10 Players Golf Fans Desperately Want to Win a Major
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They are not only the pinnacles of any season, but winning a major championship is a career-defining moment for anyone that plays professional golf.
As players, the ability to slip on that green jacket or kiss the claret jug and sample their beverage of choice afterwards is a culmination of endless hopes and dreams realized from the moment they pick up a club.
It is a feeling that never gets old or becomes old hat. Imagine the genuine release of emotion from Tiger Woods the next time he wins one.
For golf fans, the feeling can run from deep appreciation for seeing a player struggle to win their first to the outright jubilation similar to a favorite team winning a championship.
Counting down from No. 10, here are 10 players fans would desperately love to see have that moment in the sun.
10. Bubba Watson
One of the game’s best characters, Watson has gained an army of casual fans by wearing his emotions on his sleeve and hitting the ball a country mile.
He also possesses a creativity around the green that can bail him out of any trouble from his approach.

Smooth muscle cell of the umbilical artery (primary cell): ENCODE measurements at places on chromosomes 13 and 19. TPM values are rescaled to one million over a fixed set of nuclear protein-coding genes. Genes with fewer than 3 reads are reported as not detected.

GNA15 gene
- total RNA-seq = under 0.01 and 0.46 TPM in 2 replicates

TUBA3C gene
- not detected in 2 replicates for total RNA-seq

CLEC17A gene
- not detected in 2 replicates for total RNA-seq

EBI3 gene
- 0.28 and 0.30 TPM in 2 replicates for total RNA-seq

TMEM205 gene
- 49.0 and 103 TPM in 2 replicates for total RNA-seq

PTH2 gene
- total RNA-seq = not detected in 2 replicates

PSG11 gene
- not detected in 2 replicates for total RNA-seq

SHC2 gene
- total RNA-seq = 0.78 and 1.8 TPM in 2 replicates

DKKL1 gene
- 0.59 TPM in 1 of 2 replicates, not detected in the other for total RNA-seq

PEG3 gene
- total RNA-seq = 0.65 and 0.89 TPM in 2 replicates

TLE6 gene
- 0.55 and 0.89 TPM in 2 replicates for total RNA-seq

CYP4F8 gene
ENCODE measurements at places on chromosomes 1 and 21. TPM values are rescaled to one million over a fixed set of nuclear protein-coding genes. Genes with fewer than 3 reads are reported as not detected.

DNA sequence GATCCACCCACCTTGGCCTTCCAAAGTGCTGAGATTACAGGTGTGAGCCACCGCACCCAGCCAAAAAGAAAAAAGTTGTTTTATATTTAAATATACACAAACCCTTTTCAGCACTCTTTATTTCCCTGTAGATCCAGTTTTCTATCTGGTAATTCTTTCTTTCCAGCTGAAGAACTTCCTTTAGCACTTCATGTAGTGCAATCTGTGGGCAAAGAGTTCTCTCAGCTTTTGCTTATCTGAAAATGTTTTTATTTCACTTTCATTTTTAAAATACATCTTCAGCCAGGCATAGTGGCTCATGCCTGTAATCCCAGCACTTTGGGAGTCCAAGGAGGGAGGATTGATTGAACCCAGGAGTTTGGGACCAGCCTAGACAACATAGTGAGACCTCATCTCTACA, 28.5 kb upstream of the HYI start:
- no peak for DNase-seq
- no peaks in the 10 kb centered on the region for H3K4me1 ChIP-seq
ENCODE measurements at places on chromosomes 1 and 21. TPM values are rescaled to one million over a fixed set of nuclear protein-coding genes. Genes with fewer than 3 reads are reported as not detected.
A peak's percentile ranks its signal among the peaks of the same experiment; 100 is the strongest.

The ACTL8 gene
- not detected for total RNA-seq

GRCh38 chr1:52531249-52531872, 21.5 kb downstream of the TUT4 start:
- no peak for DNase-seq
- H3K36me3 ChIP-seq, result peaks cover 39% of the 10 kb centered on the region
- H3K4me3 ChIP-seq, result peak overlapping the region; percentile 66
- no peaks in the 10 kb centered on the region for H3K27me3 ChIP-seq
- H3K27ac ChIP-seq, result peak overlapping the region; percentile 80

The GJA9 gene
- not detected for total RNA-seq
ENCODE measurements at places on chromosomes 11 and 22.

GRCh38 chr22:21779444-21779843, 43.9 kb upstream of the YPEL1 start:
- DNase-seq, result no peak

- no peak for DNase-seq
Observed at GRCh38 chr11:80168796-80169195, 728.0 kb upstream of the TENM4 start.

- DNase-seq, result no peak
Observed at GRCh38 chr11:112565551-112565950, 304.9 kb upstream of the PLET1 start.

Watson comes across as an everyday guy. He uses a pink-shafted driver. He owns the “General Lee” car from the television series The Dukes of Hazzard.
After capturing his first major last year at Augusta, fans are very curious to see what Watson can do for an encore.
9. Brandt Snedeker
The 2012 FedEx Cup champion is looking to grab his first major. Popular with the fans, Snedeker has the putting skills to contend at all four.
Snedeker also suffers from a rare and treatable condition called low bone turnover. The frequently injured star has trouble with fracturing his ribs.
Bet your bottom dollar that the next time he is contending in a major that there will be a feature done during the telecast on this and he will gain a lot of new fans because of it.
While he is not the longest guy out there off the tee, he has the skill set to win multiple majors.
8. Jim Furyk
The 2003 United States Open champion nearly won his second last year at Olympic Club before getting into trouble on the back nine on Sunday.
At 43, the crafty veteran has 15 top 10s in majors since joining the PGA Tour in 1994. He also has 16 wins to his credit on tour.
Yet, he has not won since the 2010 Tour Championship.
With his unconventional swing and long, productive career, Furyk draws in the casual and hardcore fan to his game. Winning a major after 40 is a rare feat, but it's always a welcome one.
7. Luke Donald
One of the purest ball strikers of recent memory, Donald has wowed fans on both sides of the Atlantic. In 2011, he captured top spots on the money list both on the PGA and European PGA Tours.
A two-time winner of the biggest non-major on the European Tour—the BMW PGA Championship—Donald does know how to win in tight pressure situations.
Yet, with all his talent, he has not embraced the challenge on the sport’s biggest stages.
For all the criticism he has had from the press, especially in Britain, Donald breaking through for a win would go over very well around the world.
6. Lee Westwood